Announcing Stack Overflow Documentation

We started with Q&A. Technical documentation is next, and we need your help.

Whether you're a beginner or an experienced developer, you can contribute.

Sign up and start helping → Learn more about Documentation →

This morning I lost a bunch of files, but because the volume they were one was both internally and externally defragmented, all of the information necessary for a 100% recovery is available; I just need to fill in the FAT where required.

I wrote a program to do this and tested it on a copy of the FAT that I dumped to a file and it works perfectly except that for a few of the files (17 out of 526), the FAT chain is one single cluster too long, and thus cross-linked with the next file.

Fortunately I know exactly what the problem is. I used ceil in my EOF calculation because even a single byte over will require a whole extra cluster:

//Cluster    is the starting cluster of the file
//Size       is the size (in bytes) of the file
//BPC        is the number of bytes per cluster
//NumClust   is the number of clusters in the file
//EOF        is the last cluster of the file’s FAT chain

DWORD NumClust = ceil( (float)(Size / BPC) )
DWORD EOF      = Cluster + NumClust;

This algorithm works fine for everything except files whose size happens to be exactly a multiple of the cluster size, in which case they end up being one cluster too much.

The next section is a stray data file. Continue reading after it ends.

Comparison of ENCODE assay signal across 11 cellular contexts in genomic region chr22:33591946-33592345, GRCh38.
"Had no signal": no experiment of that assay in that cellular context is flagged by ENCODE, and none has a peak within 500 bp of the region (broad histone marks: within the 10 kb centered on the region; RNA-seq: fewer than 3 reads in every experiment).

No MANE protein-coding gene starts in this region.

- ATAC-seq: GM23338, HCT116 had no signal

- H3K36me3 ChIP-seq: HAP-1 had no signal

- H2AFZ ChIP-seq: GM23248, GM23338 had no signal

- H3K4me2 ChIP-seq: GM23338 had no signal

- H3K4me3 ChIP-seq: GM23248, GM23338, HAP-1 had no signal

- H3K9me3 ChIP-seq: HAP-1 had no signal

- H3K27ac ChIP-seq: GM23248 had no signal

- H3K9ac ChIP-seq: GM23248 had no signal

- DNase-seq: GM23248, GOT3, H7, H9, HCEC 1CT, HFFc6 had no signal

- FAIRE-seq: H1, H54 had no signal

I thought about it for a while but am at a loss as to a way to do this. It seems like it should be simple but somehow it is surprisingly tricky.

What formula would work for files of any size?

share|improve this question
Why do you cast it to float in the first place??? – Hot Licks Oct 28 '12 at 16:59
@HotLicks, because without it, I get the error ambiguous call to ceil…. – Synetech Oct 28 '12 at 17:02
Why do you feel the need to use ceil? In theory, ceil of an int should always yield back the same int. – Hot Licks Oct 28 '12 at 17:13
@HotLicks, even a single byte over means a whole extra cluster, so it always has to be rounded up; hence ceil. I figured it was logically more clear than to experiment and rely on integer division and implied rounding. – Synetech Oct 28 '12 at 17:18
Integer division is far more reliable than depending on the random conversions of integer to float. And if you really wanted to use ceil you needed to do float division, or it was basically a no-op. – Hot Licks Oct 28 '12 at 17:46
up vote 1 down vote accepted

Perhaps ceil( (float)((Size - 1) / BPC) )?

If everything is an integral type, even better would be ((Size - 1) / BPC) + 1.

share|improve this answer
Hmm, that’s strange. I figured that subtracting one from the size would just end up making a different edge-case error, but I tried it and it worked. ಠ_ಠ I can only assume it’s because I happen to not have any files of a size that fit that particular edge-case. Either way, it worked. Thanks a lot. – Synetech Oct 28 '12 at 19:29

If you want the number of clusters it would be (size + BPC - 1) / BPC, with all integral data types.

share|improve this answer
And no call to ceil. Ever. – Yakk Oct 28 '12 at 17:16

ceil( (float)(Size / BPC) ) does integer division, then casts that to float.

You need ceil( (float)Size / BPC ) to do that correctly. But using floats here does seem like a bad idea in the first place... See other answers for integer solution.

share|improve this answer

Your Answer


By posting your answer, you agree to the privacy policy and terms of service.

Not the answer you're looking for? Browse other questions tagged or ask your own question.